The kingdom of Akkad lived on in the historical memory of the ancient Orient . The most prominent example is a biblical note ( Gen 10,10f. EÜ ) about Nimrod , in which Erech stands for Uruk , Shinar for Sumer and Aššur for Assyria :
Nimrod was the first "mighty" on earth, that is, the first great king. It is generally admitted that behind the Nimrod figure there are memories of a Mesopotamian god or king, although it is disputed which specific figure should be thought of. The most plausible theory sees this as a reminder of Naram-Sin of Akkad, whose name perhaps to "Nimrod" spoof was. One of the most important kings of the first Mesopotamian empire would have become the first great king in historical memory, and this memory would have been preserved for many centuries among the neighboring peoples of the Mesopotamians. Other examples of the historical afterlife of the kingdom of Akkad are later stories about Sargon von Akkad and Naram-Sin, which originated or were handed down in Mesopotamia, but also among the Hittites .
As for the history of the city after the end of the Akkadian Empire, inscriptions from the time of the third Ur dynasty show that Akkad was still the seat of a provincial governor. In the prologue of the Codex Hammurapi it appears as a cult center of the ancient Babylonian period. King Nabonid of Babylon (555-539 BC) had excavations carried out in the area of old Akkad. a. an inscription by the ancient Akkadian king Naram-Sin came to light. The last ancient mention of the city can be found in a document from the time of the Persian King Dareios I (522–486 BC).
Archeology of the Akkad period
The most important sites of the Akkad period so far are the provincial residence in Tell Brak , the old palace in Aššur, a more complex settlement structure in Tell Asmar , the cities of Susa and Nineveh . The clay tablets found give information about the rulers of Akkad and their reigns. The bronze sculpture of the head of an unknown Akkadian ruler was found in Nineveh, which provides information about the artistic skills of that time. Among other things, the victory stele of Naram-Sin was found in Susa, which, like the bronze head and various cylinder seals, testify to the craftsmanship of the Akkad period. The arts and crafts of the Akkad period are very different from the previous and subsequent dynasties. Cylinder seals have more detailed, more individual and anatomically correct representations. The previously common item of clothing, the villi skirt , increasingly became the clothing of the gods, the human figures now wore simple, smooth robes.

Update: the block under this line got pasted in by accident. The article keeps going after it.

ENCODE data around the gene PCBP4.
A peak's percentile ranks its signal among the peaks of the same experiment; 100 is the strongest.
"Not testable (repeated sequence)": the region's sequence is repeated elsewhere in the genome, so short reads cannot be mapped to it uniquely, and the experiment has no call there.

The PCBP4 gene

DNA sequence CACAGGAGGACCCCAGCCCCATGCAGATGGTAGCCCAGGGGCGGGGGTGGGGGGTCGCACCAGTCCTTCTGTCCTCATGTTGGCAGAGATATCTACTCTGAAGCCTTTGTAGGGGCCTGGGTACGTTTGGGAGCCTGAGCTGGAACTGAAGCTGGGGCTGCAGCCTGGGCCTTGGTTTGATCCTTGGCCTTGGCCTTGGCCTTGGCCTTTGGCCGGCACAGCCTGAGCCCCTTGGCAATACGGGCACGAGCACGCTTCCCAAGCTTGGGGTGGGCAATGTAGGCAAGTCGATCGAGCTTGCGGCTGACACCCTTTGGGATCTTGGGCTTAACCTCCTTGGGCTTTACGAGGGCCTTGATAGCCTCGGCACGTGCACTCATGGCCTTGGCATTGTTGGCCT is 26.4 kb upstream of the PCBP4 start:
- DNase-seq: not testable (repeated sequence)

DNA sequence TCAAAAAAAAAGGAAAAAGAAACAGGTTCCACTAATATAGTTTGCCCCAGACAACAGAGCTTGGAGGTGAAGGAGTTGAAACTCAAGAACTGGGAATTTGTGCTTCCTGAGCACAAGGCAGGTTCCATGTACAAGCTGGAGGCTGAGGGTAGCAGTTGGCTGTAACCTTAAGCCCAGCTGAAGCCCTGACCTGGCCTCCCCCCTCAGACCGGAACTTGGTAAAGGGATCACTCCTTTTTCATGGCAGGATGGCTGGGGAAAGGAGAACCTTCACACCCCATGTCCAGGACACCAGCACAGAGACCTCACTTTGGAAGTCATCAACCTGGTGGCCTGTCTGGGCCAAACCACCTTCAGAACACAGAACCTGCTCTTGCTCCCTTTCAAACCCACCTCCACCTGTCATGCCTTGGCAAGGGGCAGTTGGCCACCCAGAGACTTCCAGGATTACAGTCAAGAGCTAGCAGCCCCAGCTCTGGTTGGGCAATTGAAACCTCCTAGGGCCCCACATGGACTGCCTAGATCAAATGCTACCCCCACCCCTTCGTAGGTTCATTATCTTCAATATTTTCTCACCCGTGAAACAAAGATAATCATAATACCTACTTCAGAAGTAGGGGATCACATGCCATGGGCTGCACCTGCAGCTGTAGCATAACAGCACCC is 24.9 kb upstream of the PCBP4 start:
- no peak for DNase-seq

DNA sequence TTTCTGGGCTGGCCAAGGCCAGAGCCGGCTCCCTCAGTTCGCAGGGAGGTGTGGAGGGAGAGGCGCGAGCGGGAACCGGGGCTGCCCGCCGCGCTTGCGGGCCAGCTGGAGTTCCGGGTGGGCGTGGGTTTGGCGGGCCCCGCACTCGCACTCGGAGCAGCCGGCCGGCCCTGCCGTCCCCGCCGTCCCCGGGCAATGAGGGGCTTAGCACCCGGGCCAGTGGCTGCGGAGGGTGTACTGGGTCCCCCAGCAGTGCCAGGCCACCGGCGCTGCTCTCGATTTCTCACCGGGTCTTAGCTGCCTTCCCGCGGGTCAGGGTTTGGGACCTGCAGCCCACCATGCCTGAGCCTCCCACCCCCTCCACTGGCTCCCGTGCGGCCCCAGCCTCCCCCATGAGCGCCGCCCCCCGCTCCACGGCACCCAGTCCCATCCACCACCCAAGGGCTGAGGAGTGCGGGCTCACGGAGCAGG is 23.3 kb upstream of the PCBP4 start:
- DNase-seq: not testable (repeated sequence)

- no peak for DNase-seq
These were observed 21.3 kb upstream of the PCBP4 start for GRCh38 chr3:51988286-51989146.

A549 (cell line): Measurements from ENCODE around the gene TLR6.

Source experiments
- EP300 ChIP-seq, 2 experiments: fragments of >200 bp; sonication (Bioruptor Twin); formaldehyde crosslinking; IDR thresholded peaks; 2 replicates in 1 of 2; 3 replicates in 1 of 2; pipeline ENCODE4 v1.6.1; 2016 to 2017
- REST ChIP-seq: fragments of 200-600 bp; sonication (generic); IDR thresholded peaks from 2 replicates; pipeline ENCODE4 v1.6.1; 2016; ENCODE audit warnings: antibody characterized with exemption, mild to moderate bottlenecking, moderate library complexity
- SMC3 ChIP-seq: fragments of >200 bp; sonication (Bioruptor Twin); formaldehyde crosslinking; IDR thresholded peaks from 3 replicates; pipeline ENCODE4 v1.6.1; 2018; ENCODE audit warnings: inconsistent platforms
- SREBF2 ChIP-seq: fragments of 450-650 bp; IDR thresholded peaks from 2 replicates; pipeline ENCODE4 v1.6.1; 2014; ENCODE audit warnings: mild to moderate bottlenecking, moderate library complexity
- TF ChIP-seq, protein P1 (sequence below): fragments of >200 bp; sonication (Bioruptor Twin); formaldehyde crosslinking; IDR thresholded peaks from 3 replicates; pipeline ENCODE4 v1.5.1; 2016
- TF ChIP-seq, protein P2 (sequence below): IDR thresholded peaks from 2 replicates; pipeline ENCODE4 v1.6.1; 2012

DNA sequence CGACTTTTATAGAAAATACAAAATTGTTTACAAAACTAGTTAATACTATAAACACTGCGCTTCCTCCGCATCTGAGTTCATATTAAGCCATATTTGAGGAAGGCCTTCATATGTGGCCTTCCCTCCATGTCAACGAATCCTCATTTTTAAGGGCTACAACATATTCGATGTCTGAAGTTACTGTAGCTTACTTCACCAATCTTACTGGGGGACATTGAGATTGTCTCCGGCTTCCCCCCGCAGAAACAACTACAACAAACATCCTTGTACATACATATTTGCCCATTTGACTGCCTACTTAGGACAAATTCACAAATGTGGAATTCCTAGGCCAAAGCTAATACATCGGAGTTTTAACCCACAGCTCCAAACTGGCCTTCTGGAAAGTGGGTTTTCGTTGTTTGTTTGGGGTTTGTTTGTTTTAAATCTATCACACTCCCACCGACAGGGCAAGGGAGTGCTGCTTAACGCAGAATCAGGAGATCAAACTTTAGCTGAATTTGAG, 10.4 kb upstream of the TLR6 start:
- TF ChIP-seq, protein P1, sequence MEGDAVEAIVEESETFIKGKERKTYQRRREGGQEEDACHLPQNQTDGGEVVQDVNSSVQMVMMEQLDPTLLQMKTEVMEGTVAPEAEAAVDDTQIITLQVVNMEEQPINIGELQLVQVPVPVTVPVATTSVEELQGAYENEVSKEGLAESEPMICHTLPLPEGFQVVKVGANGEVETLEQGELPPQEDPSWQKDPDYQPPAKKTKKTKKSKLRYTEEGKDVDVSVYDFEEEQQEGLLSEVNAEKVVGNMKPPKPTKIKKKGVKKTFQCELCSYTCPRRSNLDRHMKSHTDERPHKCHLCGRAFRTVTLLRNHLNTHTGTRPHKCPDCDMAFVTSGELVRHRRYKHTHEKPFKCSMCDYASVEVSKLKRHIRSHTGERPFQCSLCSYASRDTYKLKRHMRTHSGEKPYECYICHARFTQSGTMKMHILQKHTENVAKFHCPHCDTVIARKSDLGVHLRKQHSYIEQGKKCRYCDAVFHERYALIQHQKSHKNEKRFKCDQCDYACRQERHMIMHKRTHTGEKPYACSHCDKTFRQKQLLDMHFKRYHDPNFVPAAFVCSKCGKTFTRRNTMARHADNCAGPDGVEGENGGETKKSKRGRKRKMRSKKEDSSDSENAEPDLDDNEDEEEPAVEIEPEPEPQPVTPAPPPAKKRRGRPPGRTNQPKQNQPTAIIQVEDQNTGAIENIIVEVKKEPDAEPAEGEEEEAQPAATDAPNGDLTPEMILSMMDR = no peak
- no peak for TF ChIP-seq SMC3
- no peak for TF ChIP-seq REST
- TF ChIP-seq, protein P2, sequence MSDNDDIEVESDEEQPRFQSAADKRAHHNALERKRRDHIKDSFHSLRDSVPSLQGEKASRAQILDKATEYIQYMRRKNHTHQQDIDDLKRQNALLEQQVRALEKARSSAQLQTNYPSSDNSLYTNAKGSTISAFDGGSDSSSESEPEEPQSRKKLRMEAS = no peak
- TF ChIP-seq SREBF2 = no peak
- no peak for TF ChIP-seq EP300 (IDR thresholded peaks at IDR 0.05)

So far, there are hardly any finds from the Akkad period that provide information about architecture or way of life. Attempts to reconstruct the history of the epoch on various levels (political, social ...) must therefore largely rely on text sources. Another problem is that most of the finds discovered so far in the 2nd millennium BC. Were carried off to Susa as booty and are therefore no longer in their original context.
Kings of Akkad
- Dietz-Otto Edzard : History of Mesopotamia . From the Sumerians to Alexander the Great, Munich 2004, ISBN 3-406-51664-5 , pp. 76–95.
- Hans J. Nissen : Basic features of a history of the early period of the Middle East. 3rd edition, Wissenschaftliche Buchgesellschaft, Darmstadt 1995, ISBN 3-534-08643-0 , pp. 183-213.
- Gebhard J. Selz : Sumerians and Akkadians. History, society, culture. CH Beck, Munich 2005, ISBN 3-406-50874-X , especially pp. 63–75.
- H. Weiss: Akkade. In: The Oxford Encyclopedia of Archeology in the Ancient Near East. Volume I. Oxford University Press, New York 1997, ISBN 0-19-511215-6 , pp. 41-44.
- Rainer Michael Boehmer: The development of glyptics during the Akkad period . Walter de Gruyter, Berlin 1965.
- A. Westenholz: The Old Akkadian Period: History and Culture . In: Walther Sallaberger , A. Westenholz: Mesopotamien. Akkade period and Ur III period. Orbis biblicus et orientalis. 160/3. Universitätsverlag, Freiburg Schw 1999, 15–117, (on the city of Akkad see pp. 30–34). ISBN 3-525-53325-X